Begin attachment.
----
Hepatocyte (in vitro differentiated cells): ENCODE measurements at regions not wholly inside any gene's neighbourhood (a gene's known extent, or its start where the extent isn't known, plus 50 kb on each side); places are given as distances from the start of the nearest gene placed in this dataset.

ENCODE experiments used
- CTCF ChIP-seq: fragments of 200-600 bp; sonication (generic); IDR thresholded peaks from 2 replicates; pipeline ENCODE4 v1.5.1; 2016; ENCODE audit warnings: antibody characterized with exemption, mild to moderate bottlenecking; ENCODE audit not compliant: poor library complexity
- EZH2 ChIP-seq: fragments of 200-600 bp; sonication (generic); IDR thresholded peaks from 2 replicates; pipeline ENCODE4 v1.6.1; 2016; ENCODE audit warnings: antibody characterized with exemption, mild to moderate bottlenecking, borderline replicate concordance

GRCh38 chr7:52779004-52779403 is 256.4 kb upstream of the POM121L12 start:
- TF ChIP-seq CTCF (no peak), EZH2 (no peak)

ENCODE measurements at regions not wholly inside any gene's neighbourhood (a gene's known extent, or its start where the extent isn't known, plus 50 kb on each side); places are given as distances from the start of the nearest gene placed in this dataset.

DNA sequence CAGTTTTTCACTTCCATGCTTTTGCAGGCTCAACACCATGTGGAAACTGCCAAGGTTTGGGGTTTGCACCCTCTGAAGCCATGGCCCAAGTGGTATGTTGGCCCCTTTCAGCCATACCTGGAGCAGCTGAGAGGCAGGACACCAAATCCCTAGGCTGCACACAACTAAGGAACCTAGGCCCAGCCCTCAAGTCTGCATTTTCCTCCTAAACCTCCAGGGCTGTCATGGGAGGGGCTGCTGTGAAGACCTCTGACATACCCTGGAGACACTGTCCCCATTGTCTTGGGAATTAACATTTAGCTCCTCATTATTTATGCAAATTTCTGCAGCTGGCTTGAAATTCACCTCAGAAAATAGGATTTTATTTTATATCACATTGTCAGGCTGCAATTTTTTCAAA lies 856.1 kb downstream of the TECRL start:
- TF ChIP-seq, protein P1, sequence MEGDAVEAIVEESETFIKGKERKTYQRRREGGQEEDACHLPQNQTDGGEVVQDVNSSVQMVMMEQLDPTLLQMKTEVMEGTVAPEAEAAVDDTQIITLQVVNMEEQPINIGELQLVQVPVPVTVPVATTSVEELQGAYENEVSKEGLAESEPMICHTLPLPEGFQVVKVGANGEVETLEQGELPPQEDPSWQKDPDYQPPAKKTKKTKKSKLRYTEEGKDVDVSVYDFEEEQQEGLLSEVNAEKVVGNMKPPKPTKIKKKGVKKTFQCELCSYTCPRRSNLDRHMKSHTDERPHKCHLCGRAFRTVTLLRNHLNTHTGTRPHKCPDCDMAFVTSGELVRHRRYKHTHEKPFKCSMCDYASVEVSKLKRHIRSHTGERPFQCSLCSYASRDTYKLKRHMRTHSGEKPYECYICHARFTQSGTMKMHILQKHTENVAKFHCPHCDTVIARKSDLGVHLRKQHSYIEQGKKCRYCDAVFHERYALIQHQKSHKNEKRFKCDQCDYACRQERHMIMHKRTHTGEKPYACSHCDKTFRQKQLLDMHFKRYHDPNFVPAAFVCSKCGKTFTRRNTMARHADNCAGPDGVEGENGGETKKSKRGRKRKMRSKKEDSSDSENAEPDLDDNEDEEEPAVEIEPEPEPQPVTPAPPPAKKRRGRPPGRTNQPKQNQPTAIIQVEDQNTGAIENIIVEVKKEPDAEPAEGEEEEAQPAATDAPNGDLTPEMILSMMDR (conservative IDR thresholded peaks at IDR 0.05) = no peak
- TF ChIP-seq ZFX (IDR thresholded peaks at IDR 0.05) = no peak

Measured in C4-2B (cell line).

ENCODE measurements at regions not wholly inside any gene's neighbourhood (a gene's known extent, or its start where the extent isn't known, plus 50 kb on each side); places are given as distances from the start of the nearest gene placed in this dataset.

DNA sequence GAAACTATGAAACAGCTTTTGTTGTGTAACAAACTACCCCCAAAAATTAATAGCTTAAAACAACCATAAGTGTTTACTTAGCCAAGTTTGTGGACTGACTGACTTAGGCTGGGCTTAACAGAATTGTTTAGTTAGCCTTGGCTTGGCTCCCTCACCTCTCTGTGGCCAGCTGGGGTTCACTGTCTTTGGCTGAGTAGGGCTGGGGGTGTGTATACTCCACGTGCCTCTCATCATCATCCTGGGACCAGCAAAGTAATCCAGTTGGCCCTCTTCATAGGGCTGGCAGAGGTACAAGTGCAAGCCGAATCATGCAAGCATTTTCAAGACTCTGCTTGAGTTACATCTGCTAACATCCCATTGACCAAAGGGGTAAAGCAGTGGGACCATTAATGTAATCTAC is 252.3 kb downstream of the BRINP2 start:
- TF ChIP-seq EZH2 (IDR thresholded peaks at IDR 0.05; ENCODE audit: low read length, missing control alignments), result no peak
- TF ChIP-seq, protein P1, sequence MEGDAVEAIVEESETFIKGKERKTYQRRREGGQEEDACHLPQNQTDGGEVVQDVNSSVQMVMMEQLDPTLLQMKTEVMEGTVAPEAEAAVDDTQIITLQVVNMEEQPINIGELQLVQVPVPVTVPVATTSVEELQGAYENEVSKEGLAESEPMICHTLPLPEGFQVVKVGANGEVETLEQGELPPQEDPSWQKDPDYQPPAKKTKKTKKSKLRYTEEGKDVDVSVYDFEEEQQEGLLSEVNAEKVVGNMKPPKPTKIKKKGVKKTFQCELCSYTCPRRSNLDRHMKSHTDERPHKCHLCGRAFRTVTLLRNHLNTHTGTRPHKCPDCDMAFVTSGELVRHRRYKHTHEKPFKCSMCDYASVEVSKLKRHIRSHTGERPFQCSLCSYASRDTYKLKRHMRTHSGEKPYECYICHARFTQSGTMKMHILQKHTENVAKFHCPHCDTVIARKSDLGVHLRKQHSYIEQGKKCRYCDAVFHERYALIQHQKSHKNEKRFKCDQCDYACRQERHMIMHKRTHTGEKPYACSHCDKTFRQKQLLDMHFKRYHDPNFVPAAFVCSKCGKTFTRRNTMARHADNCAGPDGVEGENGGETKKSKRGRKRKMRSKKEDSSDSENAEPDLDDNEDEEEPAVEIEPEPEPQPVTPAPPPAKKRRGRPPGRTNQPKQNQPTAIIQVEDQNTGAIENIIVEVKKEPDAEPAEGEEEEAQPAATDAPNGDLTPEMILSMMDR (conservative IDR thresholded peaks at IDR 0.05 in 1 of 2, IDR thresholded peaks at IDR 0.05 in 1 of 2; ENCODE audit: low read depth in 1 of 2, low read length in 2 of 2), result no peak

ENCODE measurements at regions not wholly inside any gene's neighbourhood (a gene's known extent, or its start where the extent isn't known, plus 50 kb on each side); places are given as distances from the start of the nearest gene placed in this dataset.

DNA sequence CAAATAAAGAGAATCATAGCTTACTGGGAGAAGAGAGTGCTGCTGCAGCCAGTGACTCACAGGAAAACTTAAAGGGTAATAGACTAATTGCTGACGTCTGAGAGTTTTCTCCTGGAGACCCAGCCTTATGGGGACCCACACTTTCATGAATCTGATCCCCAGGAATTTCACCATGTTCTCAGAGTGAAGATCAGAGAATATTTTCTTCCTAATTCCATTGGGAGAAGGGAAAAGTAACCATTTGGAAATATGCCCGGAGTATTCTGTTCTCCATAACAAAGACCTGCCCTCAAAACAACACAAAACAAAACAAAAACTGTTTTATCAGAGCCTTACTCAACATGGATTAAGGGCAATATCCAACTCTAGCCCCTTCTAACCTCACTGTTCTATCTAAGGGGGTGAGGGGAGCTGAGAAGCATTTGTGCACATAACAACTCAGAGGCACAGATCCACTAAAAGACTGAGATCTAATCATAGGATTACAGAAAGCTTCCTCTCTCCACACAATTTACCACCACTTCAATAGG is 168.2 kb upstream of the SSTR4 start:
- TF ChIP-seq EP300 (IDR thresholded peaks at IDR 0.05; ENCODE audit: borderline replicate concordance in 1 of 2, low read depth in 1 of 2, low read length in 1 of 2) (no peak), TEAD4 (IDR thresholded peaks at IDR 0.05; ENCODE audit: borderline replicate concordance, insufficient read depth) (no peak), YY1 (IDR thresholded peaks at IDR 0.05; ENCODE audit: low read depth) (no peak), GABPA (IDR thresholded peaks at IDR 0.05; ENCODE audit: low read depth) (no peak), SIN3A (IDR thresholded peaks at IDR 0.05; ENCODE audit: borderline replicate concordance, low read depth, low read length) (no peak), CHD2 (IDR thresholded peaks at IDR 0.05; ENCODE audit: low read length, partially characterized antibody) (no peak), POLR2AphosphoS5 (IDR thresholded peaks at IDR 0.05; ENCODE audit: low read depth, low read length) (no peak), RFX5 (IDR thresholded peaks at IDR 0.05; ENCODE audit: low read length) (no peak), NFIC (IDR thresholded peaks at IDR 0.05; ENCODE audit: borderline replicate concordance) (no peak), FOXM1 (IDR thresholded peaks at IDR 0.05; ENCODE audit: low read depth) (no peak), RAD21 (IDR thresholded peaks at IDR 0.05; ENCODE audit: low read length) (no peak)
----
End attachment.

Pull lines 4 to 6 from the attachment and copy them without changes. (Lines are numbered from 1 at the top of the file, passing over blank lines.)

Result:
- EZH2 ChIP-seq: fragments of 200-600 bp; sonication (generic); IDR thresholded peaks from 2 replicates; pipeline ENCODE4 v1.6.1; 2016; ENCODE audit warnings: antibody characterized with exemption, mild to moderate bottlenecking, borderline replicate concordance

GRCh38 chr7:52779004-52779403 is 256.4 kb upstream of the POM121L12 start:
- TF ChIP-seq CTCF (no peak), EZH2 (no peak)